This might not be the greyest spring in the history of Oberlin, but then again, it might. Last year, I visited during All Roads and found the campus awash in sunlight. Everything was blooming: the crocuses had hung on gamely and the daffodils were rioting in the square. Even the forsythia had bloomed, and the violets wreathed the gardens around Peters with purple.
This year, All Roads was grey. But the daffodils were bravely showing their faces, and the soggy ground is a promise of summer growth. And on Sunday we saw the sun, three days earlier than the weather gods said we would! It was seventy and sunny almost all day. I went for a bike ride with my friend Charles and rejoiced in the sticky heat.
After the ride, I went to a training for site leaders for the Interfaith Day of Service, including a walking tour of Oberlin. My friend Mia and I walked barefoot in the soft grass and listened to Steve Hammond, co-pastor of Peace Community Church, de facto Protestant Chaplain, and ECO leader extraordinaire, explain Oberlin's religious roots and history of activism.
I was surprised that some of the things he told us aren't more widely known. For example, Oberlin's history of active abolitionism goes back to 1834, when students left Lane Theological Seminary in Cincinnati after the school prohibited antislavery agitation and were persuaded to come to Oberlin by Arthur Tappan. (Sound familiar?) And Finney, for all the embarrassment some Obies feel about him, was just as radical -- and despised -- as Obies are today. Many mainstream Protestants of the time were horrified by the blasphemy of the idea that just anyone could be saved through Christ. (I'm not going to get into Calvinism here, but if you're interested, I'm sure the Wikipedia page on the subject will tell you more than you'd ever want to know.)
Oberlin is famous as a stop on the Underground Railroad, and was well-known for the Oberlin-Wellington Rescue, which you can read all about here. And despite Oberlin's reputation for godless liberalism (joking!), there are several vibrant communities on campus for students of faith. I could easily spend a whole entry on each, but here's a brief rundown of a few that I happen to have heard about. This is not an inclusive list, so please visit the Office of Religious and Spiritual Life's website for more information!
The Ecumenical Christians of Oberlin are a progressive student group that eats and discusses together on Sunday evenings. They also run a Taizé service every Wednesday with prayer, silence and singing. The Oberlin Christian Fellowship is a larger student group that meets on Friday evenings and holds events throughout the week, including small discussion groups, prayer groups and special events. Oberlin Student Hillel runs weekly Shabbat services and hosts a Shabbat dinner in conjunction with Kosher Halal Co-op and the Jewish Chaplain's Office that is open to everyone, while the Jewish Student Union hosts holiday celebrations. There are also vibrant Buddhist, Baha'i, Catholic, Muslim, Pagan and Orthodox Christian student groups, among others. The Oberlin Interfaith Community promotes multifaith dialogue and events at Oberlin. Due to scheduling and the perennial busyness of the typical Obie, multifaith events can be hard to coordinate, but there's one coming up on Sunday that you don't want to miss.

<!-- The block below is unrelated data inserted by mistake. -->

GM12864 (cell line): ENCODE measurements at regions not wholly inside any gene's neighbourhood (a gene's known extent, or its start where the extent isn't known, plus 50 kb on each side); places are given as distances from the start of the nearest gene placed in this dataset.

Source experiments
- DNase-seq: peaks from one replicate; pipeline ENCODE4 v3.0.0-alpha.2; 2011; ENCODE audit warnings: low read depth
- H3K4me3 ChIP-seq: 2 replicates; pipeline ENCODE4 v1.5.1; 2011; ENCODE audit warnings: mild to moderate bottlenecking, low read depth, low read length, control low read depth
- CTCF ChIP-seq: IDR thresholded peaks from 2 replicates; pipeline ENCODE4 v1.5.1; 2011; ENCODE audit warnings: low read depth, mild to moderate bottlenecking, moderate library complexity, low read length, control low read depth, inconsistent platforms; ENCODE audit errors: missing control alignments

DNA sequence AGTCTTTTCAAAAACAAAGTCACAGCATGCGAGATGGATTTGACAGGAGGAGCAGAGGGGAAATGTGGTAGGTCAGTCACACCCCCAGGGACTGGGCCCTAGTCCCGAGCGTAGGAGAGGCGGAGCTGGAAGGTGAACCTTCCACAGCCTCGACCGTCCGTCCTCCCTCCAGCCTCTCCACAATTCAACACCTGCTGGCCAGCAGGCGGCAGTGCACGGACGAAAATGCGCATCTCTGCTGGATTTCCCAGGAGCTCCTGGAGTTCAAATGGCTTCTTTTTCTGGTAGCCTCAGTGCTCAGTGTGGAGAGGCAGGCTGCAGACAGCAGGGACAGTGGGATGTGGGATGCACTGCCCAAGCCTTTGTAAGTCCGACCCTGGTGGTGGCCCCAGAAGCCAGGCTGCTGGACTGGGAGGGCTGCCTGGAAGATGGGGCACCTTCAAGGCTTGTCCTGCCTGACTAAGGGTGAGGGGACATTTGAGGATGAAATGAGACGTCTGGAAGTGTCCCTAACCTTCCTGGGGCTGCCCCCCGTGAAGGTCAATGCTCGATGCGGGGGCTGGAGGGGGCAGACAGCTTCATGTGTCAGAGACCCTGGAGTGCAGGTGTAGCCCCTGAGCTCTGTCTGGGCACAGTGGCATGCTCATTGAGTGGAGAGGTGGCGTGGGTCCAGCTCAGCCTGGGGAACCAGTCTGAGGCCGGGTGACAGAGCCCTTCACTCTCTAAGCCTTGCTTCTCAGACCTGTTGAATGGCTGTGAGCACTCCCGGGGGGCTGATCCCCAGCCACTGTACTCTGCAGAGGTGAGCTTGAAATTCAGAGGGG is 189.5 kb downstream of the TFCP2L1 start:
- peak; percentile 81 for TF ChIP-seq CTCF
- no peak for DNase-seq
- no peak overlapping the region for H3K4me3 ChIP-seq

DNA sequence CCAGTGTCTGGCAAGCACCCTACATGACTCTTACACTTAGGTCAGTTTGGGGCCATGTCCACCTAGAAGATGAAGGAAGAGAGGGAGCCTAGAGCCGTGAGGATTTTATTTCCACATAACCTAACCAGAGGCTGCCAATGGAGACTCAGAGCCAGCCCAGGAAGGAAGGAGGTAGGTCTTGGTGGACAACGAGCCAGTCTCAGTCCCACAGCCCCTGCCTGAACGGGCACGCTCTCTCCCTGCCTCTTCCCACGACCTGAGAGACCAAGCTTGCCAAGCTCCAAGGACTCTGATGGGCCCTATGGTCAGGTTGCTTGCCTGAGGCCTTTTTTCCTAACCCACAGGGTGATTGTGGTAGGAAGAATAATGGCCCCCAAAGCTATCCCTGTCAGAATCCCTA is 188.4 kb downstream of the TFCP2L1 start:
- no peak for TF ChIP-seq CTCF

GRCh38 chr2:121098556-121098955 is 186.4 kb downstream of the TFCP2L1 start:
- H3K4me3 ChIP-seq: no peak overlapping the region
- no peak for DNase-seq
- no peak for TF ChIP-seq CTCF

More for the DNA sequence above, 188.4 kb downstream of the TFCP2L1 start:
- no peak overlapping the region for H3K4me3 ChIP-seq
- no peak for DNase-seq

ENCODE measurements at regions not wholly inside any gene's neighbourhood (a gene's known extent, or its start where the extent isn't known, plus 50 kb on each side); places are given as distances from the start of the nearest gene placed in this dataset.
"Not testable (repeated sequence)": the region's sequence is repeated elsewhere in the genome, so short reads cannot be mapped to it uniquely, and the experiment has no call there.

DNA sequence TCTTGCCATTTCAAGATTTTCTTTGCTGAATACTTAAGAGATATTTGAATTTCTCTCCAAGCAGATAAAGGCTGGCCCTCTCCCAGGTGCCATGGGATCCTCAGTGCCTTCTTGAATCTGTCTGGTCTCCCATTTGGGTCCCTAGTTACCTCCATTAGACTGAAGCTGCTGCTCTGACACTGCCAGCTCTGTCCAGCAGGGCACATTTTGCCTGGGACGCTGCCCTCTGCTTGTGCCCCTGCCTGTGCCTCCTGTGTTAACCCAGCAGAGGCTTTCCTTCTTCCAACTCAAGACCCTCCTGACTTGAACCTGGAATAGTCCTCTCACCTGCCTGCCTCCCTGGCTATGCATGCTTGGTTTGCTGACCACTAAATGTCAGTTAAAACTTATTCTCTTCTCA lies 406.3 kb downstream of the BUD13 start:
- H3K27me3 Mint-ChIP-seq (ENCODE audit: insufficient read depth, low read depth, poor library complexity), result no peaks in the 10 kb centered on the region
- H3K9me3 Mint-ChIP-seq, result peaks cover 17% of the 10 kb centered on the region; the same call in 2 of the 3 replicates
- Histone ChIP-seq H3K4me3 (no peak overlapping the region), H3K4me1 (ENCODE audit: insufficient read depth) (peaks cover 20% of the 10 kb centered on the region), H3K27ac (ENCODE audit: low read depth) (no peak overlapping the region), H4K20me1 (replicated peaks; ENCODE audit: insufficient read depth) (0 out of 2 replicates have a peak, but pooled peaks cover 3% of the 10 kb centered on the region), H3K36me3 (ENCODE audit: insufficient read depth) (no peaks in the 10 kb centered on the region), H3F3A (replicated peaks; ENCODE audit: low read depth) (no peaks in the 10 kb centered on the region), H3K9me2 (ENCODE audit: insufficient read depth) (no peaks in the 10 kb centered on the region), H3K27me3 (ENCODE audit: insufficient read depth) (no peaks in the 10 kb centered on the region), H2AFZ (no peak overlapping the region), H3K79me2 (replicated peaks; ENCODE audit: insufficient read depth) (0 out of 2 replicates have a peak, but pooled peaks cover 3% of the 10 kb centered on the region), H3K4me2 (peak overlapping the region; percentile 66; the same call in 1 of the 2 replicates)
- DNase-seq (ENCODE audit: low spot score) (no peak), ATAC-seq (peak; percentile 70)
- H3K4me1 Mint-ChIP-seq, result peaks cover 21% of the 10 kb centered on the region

The Interfaith Service Day is coming up this Sunday, the 17th, and it's a quintessentially Obie day, bringing together two disciplines in order to enhance them both. It's open to everyone - students, professors and community members alike - no matter their faith, philosophy or spiritual beliefs. The idea is not just to get people of different faiths working together, but people of all faiths (and none!) to contemplate how their beliefs influence their actions and connections with others leads to a more satisfying life. That sounds a little ... abstract. Really, it's about spending an afternoon doing good and having fun, talking with others about your experience, and celebrating with free pizza at the end of the day.
I was going to blog next week about how awesome it was, but why not this week about how awesome it will be? You can all join me and find out for yourselves. It's taking place this Sunday (the 17th) from 1-6. If you're interested, preregister at bit.ly/obieserve.
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The information about student groups came largely from their websites. Check out OCF's, Hillel's, and the student communities page at the Office of Religious and Spiritual Life. Want to tell other readers more about a group, or let them know about one I didn't mention? Leave a comment, including meeting times. I'd love to hear about it!